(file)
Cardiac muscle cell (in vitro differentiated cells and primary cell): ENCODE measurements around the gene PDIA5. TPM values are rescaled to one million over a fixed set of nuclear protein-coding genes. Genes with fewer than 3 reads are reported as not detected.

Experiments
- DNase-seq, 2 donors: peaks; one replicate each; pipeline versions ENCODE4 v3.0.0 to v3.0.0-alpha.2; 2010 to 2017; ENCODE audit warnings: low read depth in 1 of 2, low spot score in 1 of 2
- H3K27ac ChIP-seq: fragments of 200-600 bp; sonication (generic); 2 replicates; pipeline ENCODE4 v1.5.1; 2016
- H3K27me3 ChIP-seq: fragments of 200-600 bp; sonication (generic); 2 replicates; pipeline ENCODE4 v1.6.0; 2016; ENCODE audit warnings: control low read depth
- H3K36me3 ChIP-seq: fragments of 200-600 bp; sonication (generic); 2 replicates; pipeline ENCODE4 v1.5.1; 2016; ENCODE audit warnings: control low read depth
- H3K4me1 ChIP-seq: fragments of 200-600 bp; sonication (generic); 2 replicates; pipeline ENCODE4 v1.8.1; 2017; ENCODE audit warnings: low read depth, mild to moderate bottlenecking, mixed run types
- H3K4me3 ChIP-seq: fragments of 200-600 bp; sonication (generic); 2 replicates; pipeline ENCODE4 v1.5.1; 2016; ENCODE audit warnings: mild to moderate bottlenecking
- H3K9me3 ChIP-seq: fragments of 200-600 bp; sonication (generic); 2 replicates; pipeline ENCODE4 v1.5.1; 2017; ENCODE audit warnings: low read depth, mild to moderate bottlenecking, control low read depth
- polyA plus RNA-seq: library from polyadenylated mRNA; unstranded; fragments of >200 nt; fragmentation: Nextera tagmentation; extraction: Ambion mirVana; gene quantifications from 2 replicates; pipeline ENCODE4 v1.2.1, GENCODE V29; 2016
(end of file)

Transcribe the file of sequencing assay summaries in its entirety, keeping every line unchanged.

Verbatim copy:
Cardiac muscle cell (in vitro differentiated cells and primary cell): ENCODE measurements around the gene PDIA5. TPM values are rescaled to one million over a fixed set of nuclear protein-coding genes. Genes with fewer than 3 reads are reported as not detected.

Experiments
- DNase-seq, 2 donors: peaks; one replicate each; pipeline versions ENCODE4 v3.0.0 to v3.0.0-alpha.2; 2010 to 2017; ENCODE audit warnings: low read depth in 1 of 2, low spot score in 1 of 2
- H3K27ac ChIP-seq: fragments of 200-600 bp; sonication (generic); 2 replicates; pipeline ENCODE4 v1.5.1; 2016
- H3K27me3 ChIP-seq: fragments of 200-600 bp; sonication (generic); 2 replicates; pipeline ENCODE4 v1.6.0; 2016; ENCODE audit warnings: control low read depth
- H3K36me3 ChIP-seq: fragments of 200-600 bp; sonication (generic); 2 replicates; pipeline ENCODE4 v1.5.1; 2016; ENCODE audit warnings: control low read depth
- H3K4me1 ChIP-seq: fragments of 200-600 bp; sonication (generic); 2 replicates; pipeline ENCODE4 v1.8.1; 2017; ENCODE audit warnings: low read depth, mild to moderate bottlenecking, mixed run types
- H3K4me3 ChIP-seq: fragments of 200-600 bp; sonication (generic); 2 replicates; pipeline ENCODE4 v1.5.1; 2016; ENCODE audit warnings: mild to moderate bottlenecking
- H3K9me3 ChIP-seq: fragments of 200-600 bp; sonication (generic); 2 replicates; pipeline ENCODE4 v1.5.1; 2017; ENCODE audit warnings: low read depth, mild to moderate bottlenecking, control low read depth
- polyA plus RNA-seq: library from polyadenylated mRNA; unstranded; fragments of >200 nt; fragmentation: Nextera tagmentation; extraction: Ambion mirVana; gene quantifications from 2 replicates; pipeline ENCODE4 v1.2.1, GENCODE V29; 2016